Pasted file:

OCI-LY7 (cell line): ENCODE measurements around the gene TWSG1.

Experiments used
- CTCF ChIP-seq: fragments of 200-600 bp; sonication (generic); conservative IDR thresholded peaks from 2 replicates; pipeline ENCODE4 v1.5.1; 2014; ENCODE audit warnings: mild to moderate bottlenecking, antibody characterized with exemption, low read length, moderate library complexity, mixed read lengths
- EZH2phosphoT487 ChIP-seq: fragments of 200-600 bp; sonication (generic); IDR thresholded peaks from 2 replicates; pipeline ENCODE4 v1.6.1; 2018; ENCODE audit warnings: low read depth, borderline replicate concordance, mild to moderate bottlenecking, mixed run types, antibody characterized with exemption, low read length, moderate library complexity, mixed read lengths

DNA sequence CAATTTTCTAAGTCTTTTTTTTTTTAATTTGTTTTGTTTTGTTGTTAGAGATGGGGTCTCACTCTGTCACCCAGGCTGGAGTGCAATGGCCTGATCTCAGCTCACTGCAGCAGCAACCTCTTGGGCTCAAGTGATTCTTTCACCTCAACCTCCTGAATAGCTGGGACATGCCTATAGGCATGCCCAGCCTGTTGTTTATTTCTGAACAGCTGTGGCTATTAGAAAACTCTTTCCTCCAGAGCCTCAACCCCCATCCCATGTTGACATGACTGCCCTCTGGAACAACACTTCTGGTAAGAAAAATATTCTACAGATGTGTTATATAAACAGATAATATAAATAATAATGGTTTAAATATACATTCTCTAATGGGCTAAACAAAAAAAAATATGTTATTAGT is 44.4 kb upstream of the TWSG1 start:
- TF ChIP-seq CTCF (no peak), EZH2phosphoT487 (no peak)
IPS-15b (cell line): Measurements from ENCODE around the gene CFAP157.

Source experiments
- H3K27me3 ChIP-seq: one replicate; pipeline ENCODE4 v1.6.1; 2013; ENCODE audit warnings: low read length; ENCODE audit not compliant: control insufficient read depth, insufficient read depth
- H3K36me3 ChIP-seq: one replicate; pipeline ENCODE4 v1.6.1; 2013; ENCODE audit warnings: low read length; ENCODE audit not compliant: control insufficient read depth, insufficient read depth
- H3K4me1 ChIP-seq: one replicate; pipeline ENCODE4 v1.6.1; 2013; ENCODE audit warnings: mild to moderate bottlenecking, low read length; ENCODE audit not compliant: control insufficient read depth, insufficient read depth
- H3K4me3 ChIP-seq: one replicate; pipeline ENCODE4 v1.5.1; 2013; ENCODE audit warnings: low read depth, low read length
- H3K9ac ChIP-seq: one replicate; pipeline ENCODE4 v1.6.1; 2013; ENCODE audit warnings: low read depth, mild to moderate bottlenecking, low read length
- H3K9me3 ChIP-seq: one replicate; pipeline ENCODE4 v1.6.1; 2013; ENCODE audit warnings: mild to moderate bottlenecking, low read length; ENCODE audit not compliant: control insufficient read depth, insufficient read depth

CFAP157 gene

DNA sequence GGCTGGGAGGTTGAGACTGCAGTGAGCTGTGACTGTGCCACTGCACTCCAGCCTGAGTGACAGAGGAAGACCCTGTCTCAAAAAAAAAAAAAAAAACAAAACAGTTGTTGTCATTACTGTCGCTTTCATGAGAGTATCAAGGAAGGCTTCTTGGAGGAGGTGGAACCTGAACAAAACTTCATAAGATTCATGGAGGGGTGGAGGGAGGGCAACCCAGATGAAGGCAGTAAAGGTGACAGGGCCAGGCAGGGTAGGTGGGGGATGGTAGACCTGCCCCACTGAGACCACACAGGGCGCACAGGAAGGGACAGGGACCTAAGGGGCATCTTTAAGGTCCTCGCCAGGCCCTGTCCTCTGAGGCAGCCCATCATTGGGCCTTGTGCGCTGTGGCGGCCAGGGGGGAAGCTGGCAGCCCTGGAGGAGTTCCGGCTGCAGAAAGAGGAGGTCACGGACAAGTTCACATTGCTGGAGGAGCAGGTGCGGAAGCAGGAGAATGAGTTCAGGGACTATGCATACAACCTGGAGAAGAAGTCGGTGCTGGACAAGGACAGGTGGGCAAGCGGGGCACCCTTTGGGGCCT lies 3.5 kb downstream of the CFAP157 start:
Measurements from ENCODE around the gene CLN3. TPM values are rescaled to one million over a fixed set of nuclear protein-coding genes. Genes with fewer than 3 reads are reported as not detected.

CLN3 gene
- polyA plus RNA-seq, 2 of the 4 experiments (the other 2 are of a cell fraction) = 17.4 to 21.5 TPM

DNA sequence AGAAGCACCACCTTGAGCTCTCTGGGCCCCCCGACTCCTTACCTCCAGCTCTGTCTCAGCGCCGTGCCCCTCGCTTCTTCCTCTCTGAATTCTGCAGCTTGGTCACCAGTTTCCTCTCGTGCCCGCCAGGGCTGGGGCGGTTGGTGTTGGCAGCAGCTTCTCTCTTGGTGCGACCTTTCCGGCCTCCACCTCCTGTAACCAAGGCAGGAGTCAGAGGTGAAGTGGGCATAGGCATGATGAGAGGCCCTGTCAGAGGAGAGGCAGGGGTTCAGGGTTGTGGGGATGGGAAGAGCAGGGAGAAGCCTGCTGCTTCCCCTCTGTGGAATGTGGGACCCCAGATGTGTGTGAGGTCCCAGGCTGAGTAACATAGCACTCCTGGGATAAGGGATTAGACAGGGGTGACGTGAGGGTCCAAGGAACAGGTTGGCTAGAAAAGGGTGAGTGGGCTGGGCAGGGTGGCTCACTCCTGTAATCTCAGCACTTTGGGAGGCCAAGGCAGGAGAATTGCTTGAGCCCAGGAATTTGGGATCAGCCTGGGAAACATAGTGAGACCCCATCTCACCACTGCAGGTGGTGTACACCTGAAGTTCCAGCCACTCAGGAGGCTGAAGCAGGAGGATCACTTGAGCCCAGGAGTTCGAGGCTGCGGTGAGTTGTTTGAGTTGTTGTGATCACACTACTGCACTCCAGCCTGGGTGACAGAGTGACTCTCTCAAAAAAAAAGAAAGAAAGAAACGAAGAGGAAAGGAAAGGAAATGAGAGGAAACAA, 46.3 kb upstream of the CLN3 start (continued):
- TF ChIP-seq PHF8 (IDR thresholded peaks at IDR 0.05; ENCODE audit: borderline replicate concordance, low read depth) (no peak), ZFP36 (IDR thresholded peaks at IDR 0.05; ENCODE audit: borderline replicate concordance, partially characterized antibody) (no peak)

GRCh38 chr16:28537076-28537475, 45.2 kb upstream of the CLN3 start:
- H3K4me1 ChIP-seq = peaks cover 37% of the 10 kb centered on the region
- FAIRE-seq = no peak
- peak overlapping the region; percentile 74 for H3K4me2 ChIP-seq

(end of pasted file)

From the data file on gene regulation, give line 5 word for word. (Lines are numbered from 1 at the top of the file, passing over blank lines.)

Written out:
DNA sequence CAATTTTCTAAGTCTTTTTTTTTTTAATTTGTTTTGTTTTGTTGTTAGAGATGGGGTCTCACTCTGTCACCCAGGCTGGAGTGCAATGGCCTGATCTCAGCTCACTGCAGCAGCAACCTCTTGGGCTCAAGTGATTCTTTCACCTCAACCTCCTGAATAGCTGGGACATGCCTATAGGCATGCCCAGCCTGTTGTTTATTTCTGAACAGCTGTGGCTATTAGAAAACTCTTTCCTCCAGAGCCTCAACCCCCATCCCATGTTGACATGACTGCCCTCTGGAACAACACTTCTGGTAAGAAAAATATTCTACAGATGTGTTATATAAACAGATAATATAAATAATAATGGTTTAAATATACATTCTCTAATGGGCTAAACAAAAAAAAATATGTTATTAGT is 44.4 kb upstream of the TWSG1 start: